Three Popular Data Displays
This section elaborates on how to describe data. In particular, you will learn about the relative frequency histogram. Complete the exercises and check your answers.
EXERCISES
BASIC

Describe one difference between a frequency histogram and a relative frequency histogram.
 Construct a stem and leaf diagram, a frequency histogram, and a relative frequency histogram for the following data set. For the histograms use classes 51–60, 61–70, and so on.
 A data set contains n = 10 observations. The values x and their frequencies f are summarized in the following data frequency table.
APPLICATIONS
ADDITIONAL EXERCISES

Random samples, each of size n = 10, were taken of the lengths in centimeters of three kinds of commercial fish, with the following results:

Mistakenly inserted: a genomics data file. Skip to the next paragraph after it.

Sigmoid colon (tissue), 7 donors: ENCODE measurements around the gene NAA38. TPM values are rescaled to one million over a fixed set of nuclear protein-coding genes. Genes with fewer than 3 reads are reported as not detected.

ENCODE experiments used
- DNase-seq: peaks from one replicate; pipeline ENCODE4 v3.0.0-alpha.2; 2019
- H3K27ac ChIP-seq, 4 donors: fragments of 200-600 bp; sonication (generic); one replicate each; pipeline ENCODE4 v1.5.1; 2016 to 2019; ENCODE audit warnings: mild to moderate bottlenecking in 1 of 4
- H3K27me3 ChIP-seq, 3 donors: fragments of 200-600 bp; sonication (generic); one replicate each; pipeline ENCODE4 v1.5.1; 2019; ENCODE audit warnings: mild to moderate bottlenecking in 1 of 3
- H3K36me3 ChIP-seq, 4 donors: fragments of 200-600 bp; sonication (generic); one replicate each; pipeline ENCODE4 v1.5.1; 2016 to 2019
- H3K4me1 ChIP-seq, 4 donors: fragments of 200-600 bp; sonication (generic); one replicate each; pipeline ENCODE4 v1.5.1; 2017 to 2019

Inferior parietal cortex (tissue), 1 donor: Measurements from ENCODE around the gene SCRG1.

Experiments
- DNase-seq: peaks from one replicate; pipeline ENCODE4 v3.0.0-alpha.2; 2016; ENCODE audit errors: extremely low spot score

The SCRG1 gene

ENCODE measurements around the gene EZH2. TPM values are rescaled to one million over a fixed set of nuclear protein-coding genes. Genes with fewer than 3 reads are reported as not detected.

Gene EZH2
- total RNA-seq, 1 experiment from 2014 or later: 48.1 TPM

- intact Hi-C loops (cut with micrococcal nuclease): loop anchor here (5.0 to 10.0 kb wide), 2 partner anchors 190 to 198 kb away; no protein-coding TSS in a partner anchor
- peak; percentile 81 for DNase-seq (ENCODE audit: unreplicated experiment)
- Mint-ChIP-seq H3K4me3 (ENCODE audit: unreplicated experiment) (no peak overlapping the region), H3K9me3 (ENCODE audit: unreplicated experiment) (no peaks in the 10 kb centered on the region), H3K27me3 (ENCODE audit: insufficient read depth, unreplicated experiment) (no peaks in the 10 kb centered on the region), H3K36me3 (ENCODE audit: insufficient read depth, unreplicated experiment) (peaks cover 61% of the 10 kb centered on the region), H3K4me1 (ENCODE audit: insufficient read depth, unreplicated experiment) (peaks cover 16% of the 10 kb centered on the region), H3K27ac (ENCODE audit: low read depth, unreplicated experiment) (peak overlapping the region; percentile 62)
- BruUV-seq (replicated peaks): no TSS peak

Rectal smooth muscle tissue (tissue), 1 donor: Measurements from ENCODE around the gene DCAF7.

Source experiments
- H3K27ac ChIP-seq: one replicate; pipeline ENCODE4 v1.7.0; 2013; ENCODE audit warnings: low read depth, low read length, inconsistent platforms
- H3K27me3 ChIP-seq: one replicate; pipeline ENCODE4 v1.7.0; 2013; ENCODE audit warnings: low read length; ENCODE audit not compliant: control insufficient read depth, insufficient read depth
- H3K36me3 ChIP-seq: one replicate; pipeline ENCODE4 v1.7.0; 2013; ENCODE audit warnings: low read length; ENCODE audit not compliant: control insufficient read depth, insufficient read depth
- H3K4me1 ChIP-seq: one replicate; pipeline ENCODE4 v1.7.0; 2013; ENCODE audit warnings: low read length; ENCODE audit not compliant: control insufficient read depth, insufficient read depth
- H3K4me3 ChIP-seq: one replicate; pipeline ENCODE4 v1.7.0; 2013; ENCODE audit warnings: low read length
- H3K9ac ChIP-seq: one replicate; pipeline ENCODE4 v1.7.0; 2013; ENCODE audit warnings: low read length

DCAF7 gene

Grouping the measures by their common hundreds and tens digits, construct a stem and leaf diagram, a frequency histogram, and a relative frequency histogram for each of the samples. Compare the histograms and describe any patterns they exhibit.
 In a particular kitchen appliance store, the weekly sales of an electric automatic rice cooker for the last 20 weeks are as follows.
In retail sales, too large an inventory ties up capital, while too small an inventory costs lost sales and customer satisfaction. Using the relative frequency histogram for these data, find approximately how many rice cookers must be in stock at the beginning of each week if
 the store is not to run out of stock by the end of a week for more than 15% of the weeks; and
 the store is not to run out of stock by the end of a week for more than 5% of the weeks.